In our defensive calls, the defensive line will hear the direction they will be moving. We will bring any combination of the Mike and Bats to hit the gaps left open by the defensive linemen’s slant. We will play either cover 1 or cover 3 with this type of 5-man pressure. For example, one call may be Zoo strong 1. When this call is made, the defensive ends will move to the “C” gap, and the nose guard will move to the weak side “A” gap. The strong side Bat will blitz the “B” gap, and the Mike will blitz the “A” gap. (See Diagram 5)

If we call Zoo weak 1, then the nose guard will move to the strong side “A” gap and the defensive ends will still move to the “C” gap. The weak side Bat will blitz the “B” gap and the Mike will blitz the “A” gap weak. We can bring any combinations with both Bats or one Bat and the Mike. Our coverage behind these blitzes will be either cover 1 or cover 3.


Diagram 6.

We also bring 5-man pressure with a Bat and a Dog. We will move the defensive line strong or weak and bring a Bat and a Dog off the edge with the direction of the defensive line’s slant. We cover down with the free safety if we have two receivers to the one side. In the example drawn, the free safety would cover down on the tight end. (See Diagram 6)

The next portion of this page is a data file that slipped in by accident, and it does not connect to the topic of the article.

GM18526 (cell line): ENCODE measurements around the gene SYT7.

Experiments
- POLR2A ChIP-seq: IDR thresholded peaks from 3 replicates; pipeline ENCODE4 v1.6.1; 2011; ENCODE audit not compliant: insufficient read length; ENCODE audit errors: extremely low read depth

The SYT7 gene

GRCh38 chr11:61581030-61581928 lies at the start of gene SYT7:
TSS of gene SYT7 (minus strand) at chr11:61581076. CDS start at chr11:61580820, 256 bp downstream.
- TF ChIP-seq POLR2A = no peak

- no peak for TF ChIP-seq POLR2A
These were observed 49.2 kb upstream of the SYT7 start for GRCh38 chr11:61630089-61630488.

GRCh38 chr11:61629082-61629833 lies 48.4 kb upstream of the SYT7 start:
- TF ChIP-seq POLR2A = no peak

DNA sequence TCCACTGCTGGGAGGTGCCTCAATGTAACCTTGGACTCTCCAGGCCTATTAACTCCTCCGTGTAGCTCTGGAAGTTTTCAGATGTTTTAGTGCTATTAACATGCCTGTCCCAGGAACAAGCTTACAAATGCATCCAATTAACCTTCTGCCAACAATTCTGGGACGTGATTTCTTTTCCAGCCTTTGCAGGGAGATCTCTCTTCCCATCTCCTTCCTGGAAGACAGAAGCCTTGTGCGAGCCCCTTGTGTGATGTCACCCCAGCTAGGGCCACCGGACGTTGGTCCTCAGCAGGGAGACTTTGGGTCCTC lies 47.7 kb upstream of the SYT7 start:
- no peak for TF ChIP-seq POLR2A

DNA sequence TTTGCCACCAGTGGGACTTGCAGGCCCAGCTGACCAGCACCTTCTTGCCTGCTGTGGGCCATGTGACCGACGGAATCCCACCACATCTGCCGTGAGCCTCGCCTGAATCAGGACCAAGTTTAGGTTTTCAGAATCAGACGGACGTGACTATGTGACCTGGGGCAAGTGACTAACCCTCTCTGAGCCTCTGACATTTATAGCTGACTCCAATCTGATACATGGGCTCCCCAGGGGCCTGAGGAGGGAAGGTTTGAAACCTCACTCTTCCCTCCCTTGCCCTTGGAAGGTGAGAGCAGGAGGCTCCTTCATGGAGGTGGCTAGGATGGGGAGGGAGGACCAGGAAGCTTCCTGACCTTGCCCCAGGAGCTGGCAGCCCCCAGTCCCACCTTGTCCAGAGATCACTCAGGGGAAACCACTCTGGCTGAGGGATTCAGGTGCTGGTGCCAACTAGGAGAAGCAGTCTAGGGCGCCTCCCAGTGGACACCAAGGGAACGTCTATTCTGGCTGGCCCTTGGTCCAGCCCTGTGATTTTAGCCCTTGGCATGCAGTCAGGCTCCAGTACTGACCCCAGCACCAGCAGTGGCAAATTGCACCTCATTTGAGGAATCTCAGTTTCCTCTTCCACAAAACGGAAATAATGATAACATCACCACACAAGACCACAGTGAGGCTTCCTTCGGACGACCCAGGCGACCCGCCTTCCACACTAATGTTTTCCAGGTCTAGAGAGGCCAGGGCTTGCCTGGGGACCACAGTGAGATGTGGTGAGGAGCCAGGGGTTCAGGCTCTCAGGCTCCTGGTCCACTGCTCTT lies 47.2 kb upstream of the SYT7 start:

In closing, I would like to express my appreciation to several coaches who played essential roles in the development of our defensive package. Scot Sloan, Chad Lunsford, and I visited several universities getting ideas and gaining insight to create our own version of the 3-5-3. Our current staff, which also includes Desmond Coleman (D-line) and Dwayne Robertson (Dogs) along with Rob Manchester in overseeing secondary coverages have also added important contributions and have done an excellent job teaching our players. We are continuing to try and develop new blitzes and coverages with the defense. As long as you have the basic rules, fundamentals, and techniques in place, the possibilities are unlimited with the many packages you are able to run with this defense.


Related Videos
American Football Monthly now offers a full line of coaching videos. So, if you enjoyed this clinic article, here are a few videos that you may find interesting:

1-FV2179A: Basics of the 3-5-3 (Williams)
2-FV2179B: Defending the Option with the 3-5-3 (Williams)
3-FV01599: The Complete Defensive Line Stunt Package (Latimore)


To find these videos and many others, view our online catalog at www.AFMVideos.com.

About the author
Taylor Burks


Georgia Military College’s Taylor Burks begins his third season as Defensive Coordinator this fall. Two years ago the Bulldogs finished first in the nation in defense among NJCAA colleges and last year finished third. The Dyersburg, Tennessee native is a Mississippi State graduate.

To contact Coach Burks you can reach him at: tburks@gmc.cc.ga.us